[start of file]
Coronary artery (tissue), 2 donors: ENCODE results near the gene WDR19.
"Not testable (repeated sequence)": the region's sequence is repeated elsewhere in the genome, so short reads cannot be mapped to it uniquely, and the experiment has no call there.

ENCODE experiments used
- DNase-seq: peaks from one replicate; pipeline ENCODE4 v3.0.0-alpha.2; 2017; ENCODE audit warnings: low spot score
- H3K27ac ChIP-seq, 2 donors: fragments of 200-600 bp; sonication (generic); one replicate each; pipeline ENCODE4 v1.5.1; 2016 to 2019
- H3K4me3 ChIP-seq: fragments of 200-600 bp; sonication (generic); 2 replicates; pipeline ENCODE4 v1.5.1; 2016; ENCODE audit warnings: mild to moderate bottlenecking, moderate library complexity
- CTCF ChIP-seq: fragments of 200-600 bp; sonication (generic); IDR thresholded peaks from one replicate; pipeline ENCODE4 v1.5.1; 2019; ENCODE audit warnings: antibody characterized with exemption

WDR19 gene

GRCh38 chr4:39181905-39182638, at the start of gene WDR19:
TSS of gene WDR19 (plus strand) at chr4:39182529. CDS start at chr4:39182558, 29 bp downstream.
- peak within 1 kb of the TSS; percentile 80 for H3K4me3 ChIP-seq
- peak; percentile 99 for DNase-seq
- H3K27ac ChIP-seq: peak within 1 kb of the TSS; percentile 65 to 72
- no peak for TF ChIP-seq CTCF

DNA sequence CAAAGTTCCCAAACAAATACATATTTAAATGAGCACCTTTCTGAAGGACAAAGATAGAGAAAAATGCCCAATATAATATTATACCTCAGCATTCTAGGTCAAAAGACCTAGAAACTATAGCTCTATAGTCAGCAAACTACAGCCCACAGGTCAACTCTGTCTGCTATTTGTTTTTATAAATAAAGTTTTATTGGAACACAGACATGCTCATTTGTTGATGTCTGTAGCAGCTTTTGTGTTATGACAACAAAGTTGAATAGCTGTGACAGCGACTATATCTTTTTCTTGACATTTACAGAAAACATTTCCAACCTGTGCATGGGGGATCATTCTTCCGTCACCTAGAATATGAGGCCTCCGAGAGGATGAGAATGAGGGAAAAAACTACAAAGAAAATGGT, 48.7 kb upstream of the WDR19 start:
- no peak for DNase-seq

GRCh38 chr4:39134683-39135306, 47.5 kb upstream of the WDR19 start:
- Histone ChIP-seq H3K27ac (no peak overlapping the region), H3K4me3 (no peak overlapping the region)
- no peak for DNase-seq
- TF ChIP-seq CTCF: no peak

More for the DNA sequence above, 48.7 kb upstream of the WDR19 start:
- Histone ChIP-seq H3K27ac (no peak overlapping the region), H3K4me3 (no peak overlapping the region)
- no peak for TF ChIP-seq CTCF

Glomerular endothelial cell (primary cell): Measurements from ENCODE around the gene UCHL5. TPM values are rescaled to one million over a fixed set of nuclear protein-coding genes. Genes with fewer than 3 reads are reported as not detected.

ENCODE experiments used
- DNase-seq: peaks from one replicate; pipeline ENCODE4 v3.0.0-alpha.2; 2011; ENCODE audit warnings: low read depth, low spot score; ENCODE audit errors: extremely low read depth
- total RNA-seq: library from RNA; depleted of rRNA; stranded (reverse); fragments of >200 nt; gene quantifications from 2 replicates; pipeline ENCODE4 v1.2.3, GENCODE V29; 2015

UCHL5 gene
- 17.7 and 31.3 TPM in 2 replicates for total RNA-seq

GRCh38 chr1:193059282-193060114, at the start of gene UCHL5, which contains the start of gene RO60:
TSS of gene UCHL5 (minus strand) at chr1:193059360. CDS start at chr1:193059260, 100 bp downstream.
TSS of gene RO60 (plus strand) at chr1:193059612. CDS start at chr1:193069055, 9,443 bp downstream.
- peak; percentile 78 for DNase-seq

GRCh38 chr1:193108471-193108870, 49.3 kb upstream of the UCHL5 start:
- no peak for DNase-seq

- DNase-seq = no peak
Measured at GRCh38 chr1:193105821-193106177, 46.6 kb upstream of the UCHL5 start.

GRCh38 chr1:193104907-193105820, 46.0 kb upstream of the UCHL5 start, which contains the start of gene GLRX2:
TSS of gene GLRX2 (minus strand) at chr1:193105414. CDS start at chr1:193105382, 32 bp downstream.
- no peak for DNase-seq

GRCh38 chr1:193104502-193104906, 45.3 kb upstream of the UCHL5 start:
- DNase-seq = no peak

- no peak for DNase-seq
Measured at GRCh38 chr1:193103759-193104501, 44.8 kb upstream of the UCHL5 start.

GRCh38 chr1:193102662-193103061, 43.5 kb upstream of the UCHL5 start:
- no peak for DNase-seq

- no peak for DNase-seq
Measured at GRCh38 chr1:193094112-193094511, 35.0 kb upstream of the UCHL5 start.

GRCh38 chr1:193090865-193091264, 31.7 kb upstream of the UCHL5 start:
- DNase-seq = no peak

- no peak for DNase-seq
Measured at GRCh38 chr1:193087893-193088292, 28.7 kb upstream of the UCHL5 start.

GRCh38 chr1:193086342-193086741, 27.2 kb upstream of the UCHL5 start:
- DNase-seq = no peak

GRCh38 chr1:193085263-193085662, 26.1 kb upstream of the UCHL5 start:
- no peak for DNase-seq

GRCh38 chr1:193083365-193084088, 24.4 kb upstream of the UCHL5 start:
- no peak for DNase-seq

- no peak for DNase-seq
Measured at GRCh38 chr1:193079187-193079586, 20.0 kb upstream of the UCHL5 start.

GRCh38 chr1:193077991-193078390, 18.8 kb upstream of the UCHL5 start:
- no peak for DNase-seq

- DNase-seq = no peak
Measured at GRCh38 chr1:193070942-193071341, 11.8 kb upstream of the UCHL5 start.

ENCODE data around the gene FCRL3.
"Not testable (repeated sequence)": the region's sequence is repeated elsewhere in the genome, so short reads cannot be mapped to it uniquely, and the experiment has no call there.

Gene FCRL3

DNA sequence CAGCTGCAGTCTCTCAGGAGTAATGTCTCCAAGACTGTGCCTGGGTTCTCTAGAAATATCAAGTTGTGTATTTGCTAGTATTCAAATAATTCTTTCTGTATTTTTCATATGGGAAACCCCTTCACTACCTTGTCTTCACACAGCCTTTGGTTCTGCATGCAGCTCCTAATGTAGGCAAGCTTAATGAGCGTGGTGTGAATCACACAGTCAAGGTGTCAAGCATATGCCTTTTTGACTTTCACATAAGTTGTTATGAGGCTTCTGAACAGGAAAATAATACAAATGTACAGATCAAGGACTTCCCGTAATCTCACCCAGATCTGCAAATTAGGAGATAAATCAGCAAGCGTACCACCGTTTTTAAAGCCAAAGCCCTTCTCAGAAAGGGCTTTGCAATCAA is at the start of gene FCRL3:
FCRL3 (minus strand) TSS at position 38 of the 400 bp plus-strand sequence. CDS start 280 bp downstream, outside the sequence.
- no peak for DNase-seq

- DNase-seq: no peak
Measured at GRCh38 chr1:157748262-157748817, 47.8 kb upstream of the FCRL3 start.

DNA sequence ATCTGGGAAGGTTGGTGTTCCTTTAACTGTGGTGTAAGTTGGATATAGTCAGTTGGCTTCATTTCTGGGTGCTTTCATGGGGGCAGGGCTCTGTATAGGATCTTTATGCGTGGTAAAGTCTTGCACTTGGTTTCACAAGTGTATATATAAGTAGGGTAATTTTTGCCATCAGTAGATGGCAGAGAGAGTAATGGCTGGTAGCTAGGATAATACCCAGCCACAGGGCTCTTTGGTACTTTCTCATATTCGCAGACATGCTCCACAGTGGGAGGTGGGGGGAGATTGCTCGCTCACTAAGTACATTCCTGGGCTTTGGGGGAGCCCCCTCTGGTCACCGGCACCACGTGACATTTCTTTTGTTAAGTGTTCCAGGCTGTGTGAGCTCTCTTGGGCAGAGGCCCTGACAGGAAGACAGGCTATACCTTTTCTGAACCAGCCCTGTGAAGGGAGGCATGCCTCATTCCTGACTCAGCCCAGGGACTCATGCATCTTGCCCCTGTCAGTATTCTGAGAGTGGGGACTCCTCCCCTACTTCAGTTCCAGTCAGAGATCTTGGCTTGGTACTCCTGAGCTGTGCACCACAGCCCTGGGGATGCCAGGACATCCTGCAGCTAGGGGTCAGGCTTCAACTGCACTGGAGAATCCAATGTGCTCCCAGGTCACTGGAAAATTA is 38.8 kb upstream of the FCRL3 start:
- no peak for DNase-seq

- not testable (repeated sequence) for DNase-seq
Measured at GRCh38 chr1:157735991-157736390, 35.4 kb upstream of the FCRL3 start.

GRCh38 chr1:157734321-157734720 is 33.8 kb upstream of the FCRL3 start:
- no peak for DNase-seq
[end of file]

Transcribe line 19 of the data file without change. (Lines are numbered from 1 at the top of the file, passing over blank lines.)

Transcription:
- no peak for DNase-seq